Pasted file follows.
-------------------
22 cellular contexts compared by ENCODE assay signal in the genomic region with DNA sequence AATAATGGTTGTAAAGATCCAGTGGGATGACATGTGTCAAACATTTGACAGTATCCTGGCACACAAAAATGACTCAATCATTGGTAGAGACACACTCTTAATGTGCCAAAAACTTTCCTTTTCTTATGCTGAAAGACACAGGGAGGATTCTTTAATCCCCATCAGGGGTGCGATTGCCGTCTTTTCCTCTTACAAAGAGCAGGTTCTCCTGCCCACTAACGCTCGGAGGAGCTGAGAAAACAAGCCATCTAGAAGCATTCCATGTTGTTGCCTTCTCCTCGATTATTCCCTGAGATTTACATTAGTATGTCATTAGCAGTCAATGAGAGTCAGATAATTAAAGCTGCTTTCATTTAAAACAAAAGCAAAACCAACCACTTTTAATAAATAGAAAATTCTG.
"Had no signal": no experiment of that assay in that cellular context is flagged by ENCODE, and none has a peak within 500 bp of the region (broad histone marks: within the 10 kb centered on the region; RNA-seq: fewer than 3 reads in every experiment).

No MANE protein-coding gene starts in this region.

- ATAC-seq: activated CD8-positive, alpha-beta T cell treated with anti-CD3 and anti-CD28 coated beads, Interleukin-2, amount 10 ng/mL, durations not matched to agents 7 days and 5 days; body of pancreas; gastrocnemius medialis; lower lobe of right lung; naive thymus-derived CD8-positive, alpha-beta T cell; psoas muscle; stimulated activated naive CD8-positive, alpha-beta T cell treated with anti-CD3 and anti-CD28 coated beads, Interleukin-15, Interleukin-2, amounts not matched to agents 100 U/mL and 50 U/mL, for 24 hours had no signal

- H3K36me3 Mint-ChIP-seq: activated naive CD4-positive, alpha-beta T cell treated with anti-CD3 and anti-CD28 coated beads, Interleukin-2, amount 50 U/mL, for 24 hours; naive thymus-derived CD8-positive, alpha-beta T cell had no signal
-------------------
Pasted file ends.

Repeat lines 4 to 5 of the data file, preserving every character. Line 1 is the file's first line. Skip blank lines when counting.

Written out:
- ATAC-seq: activated CD8-positive, alpha-beta T cell treated with anti-CD3 and anti-CD28 coated beads, Interleukin-2, amount 10 ng/mL, durations not matched to agents 7 days and 5 days; body of pancreas; gastrocnemius medialis; lower lobe of right lung; naive thymus-derived CD8-positive, alpha-beta T cell; psoas muscle; stimulated activated naive CD8-positive, alpha-beta T cell treated with anti-CD3 and anti-CD28 coated beads, Interleukin-15, Interleukin-2, amounts not matched to agents 100 U/mL and 50 U/mL, for 24 hours had no signal

- H3K36me3 Mint-ChIP-seq: activated naive CD4-positive, alpha-beta T cell treated with anti-CD3 and anti-CD28 coated beads, Interleukin-2, amount 50 U/mL, for 24 hours; naive thymus-derived CD8-positive, alpha-beta T cell had no signal